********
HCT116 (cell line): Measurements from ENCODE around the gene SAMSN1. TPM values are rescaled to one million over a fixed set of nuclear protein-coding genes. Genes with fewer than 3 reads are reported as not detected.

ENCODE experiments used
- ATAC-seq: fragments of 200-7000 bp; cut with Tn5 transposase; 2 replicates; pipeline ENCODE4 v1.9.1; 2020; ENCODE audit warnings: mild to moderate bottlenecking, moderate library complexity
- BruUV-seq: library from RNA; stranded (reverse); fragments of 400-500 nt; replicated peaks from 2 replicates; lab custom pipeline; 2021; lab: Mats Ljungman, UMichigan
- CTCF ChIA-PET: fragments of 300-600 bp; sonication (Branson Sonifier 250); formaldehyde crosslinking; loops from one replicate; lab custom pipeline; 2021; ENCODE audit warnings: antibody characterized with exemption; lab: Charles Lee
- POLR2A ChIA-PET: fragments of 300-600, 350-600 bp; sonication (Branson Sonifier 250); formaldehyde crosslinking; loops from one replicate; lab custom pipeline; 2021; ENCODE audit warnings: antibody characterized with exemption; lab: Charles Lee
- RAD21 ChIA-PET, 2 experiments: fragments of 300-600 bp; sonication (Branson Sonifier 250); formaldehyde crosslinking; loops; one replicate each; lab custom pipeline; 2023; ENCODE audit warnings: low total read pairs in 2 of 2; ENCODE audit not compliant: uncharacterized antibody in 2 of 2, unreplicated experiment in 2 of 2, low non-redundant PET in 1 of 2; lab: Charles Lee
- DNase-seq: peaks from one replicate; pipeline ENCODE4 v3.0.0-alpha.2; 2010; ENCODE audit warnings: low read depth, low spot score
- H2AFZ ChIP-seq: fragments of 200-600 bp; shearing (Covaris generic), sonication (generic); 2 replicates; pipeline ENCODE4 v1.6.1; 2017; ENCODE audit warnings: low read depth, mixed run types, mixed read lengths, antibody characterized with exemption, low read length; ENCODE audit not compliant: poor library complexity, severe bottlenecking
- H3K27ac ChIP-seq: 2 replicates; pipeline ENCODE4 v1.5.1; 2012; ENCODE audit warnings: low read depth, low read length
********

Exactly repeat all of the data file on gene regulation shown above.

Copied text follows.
HCT116 (cell line): Measurements from ENCODE around the gene SAMSN1. TPM values are rescaled to one million over a fixed set of nuclear protein-coding genes. Genes with fewer than 3 reads are reported as not detected.

ENCODE experiments used
- ATAC-seq: fragments of 200-7000 bp; cut with Tn5 transposase; 2 replicates; pipeline ENCODE4 v1.9.1; 2020; ENCODE audit warnings: mild to moderate bottlenecking, moderate library complexity
- BruUV-seq: library from RNA; stranded (reverse); fragments of 400-500 nt; replicated peaks from 2 replicates; lab custom pipeline; 2021; lab: Mats Ljungman, UMichigan
- CTCF ChIA-PET: fragments of 300-600 bp; sonication (Branson Sonifier 250); formaldehyde crosslinking; loops from one replicate; lab custom pipeline; 2021; ENCODE audit warnings: antibody characterized with exemption; lab: Charles Lee
- POLR2A ChIA-PET: fragments of 300-600, 350-600 bp; sonication (Branson Sonifier 250); formaldehyde crosslinking; loops from one replicate; lab custom pipeline; 2021; ENCODE audit warnings: antibody characterized with exemption; lab: Charles Lee
- RAD21 ChIA-PET, 2 experiments: fragments of 300-600 bp; sonication (Branson Sonifier 250); formaldehyde crosslinking; loops; one replicate each; lab custom pipeline; 2023; ENCODE audit warnings: low total read pairs in 2 of 2; ENCODE audit not compliant: uncharacterized antibody in 2 of 2, unreplicated experiment in 2 of 2, low non-redundant PET in 1 of 2; lab: Charles Lee
- DNase-seq: peaks from one replicate; pipeline ENCODE4 v3.0.0-alpha.2; 2010; ENCODE audit warnings: low read depth, low spot score
- H2AFZ ChIP-seq: fragments of 200-600 bp; shearing (Covaris generic), sonication (generic); 2 replicates; pipeline ENCODE4 v1.6.1; 2017; ENCODE audit warnings: low read depth, mixed run types, mixed read lengths, antibody characterized with exemption, low read length; ENCODE audit not compliant: poor library complexity, severe bottlenecking
- H3K27ac ChIP-seq: 2 replicates; pipeline ENCODE4 v1.5.1; 2012; ENCODE audit warnings: low read depth, low read length